Monday, October 08, 2012

Why does this President sometimes act like a doormat?

It has been tempting since the President's disappointing debate performance last week to indulge in psychoanalyzing the guy. What is it about Obama that causes him to lapse, periodically, into what seems like passive accommodation when faced with people who are are out to destroy him? (See also the debt ceiling debacle.) I'm suspicious of this prying impulse; obviously we can't really know what is going on with a person so inward who inhabits such a remote bubble of a life. But I'll admit to being intrigued by some of the speculation.

Garance Franke-Ruta produced an empathetic specimen of this genre, suggesting that performing the role of a Commander-in-Chief ordering death and destruction is simply wearing Obama down.

A person of his temperament cannot maintain the same open demeanor when he's dealing with war and death all the time. As, we must recall, Obama has been for years now. If Obama seems shut down, perhaps it is because he has to be to be who he is and do the job he needs to do day in and day out. If his heart didn't seem in it last night, I wonder if it's not in part because the last thing he needs to consider in his work on a day-to-day basis is his heart. It's a long way from being a community organizer, civil-rights lawyer and anti-war state senator to running a drone war that kills innocent civilians, ordering the death of militants, overseeing a policy that's led to an increase in American casualties in Afghanistan, and delivering funereal remarks at a ceremony honoring the returning remains of a slain American diplomat.

She may have something; the guy certainly seems too reflective to be able to let responsibility for all that carnage just bounce off him.

Harold Meyerson offers an even more interesting hypothesis about why Obama sometimes seems paralyzed:

Obama is the first president forced to confront the large-scale evisceration of the American middle class. Incomes for all but the wealthiest Americans had been stagnating for decades when he took office, but cheap credit had kept the middle class afloat. The year before he took office, however, that credit abruptly dried up. Obama’s challenge has been to get the real economy working again, which he’s tried to do in multiple ways: saving the auto industry, pushing for more investment in infrastructure, improving the quality of schools. But the offshoring and robotization of manufacturing, the rise of contingent employment, and the effective extirpation of unions in the private sector have reduced both the quantity and quality of American jobs. Solving these problems requires conceptualizing and actualizing policies that go well beyond the limits of current American politics.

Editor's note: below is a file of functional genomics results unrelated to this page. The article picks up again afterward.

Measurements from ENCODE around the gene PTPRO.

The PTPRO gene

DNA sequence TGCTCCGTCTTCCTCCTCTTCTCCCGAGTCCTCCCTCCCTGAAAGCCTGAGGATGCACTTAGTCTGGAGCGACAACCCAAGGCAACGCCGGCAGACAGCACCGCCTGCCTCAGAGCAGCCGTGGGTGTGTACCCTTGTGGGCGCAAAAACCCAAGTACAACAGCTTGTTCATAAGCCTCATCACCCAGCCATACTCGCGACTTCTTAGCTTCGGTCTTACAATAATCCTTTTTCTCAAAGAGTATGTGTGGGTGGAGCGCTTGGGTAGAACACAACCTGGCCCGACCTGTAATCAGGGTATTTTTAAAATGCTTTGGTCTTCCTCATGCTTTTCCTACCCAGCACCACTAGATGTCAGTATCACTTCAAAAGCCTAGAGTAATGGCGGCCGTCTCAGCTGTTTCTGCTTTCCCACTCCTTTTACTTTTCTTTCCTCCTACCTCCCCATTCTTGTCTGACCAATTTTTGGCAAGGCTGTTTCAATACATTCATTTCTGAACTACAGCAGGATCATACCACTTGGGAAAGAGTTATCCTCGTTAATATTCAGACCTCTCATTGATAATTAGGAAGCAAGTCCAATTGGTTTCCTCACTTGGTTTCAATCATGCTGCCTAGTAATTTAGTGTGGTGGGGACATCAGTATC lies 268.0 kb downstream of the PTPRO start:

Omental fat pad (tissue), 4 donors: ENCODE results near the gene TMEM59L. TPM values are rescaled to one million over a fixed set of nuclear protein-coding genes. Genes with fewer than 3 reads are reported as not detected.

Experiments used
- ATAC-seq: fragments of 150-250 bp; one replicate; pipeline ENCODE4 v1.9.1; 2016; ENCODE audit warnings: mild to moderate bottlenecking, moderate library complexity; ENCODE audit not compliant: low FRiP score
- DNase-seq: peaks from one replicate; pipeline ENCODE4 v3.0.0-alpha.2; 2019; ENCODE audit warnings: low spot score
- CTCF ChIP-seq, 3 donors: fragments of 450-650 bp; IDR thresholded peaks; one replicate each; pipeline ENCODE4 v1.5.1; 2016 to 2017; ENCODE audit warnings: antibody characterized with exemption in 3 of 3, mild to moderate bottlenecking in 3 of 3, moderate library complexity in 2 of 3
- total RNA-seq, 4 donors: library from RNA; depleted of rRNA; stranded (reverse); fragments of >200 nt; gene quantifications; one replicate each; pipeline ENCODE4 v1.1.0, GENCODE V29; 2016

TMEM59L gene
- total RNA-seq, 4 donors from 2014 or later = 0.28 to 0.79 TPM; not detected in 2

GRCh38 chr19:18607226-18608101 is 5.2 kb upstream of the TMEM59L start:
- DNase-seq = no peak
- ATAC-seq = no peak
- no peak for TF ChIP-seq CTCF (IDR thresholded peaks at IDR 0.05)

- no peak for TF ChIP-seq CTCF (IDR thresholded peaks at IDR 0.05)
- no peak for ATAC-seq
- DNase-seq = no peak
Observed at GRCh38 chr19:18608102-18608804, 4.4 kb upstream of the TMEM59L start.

The president understands all of this. ...

Does he understand all this? Much of what any of us are able to know and observe about our society depends on whether there are others around us who confirm that we are seeing something real. The President is surrounded by advisers and appointees who are in the business of not seeing this, who deal in technical fixes to the economy that attempt to paper over underlying inequities and dangers. He hasn't been at all hospitable to the chorus of economic gurus like Paul Krugman and Joseph Stiglitz who point to deep rot in the system. Moreover, nobody the President deals with every day has personal experience with the widespread collapse of economic hope that is the current norm; people who so far have profited from current economic arrangements have escaped into a different world from ordinary folk. Smarts can only take him so far into that reality.

If the 99 percent want a President who notices and remains conscious that our economic system has stopped working, we have to create our own understanding of what's wrong and ensure that our voices pervade what passes for debate. Most of our politicians have very little incentive to confront systemic economic failure, national and international inequity and violence, and our destruction of the planet's balance. The world, as it is, works for them. Leaders smart enough and generous enough to confront ugly realities will not be able to move in better directions unless they are surrounded by an aroused people who intelligently demand new directions. We aren't there, though of necessity, we're working on it.

Until then, Obama with his periodic brain freezes is about as good as we're going to get and we need to keep him in office for another term.


Rain Trueax said...

I think he faced another problem in this debate with Romney shifting all his positions. It is always hard to be talking to someone where you have no way to know what they'll come out and say. It might be it even made him angry and he wanted to hold that back as it would have led to even more recriminations from the right. not sure about the left who eviscerated him after it was over. Today I read from one of the undecideds how this one debate convinced him Romney really is a moderate. It amazed me but then who is undecided at this point? It convinced me Romney is a salesman and will say anything to get what he wants-- to be president. Heaven help us all if he gets it!

kathy a. said...

i agree with rain, that obama was inundated with this quick-fire barrage of lies at the debate; and it was important that he not come across as angry (but who wouldn't be?). obviously, it was impossible to respond to all of that, but i wish he'd found a bit more fire. i normally think he is a much stronger speaker than he was on wednesday.

obama's work as a community organizer took him places that i imagine are rarely seen by candidates for national office. his own modest circumstances in youth were also vastly different from what romney has ever experienced.

Damon said...


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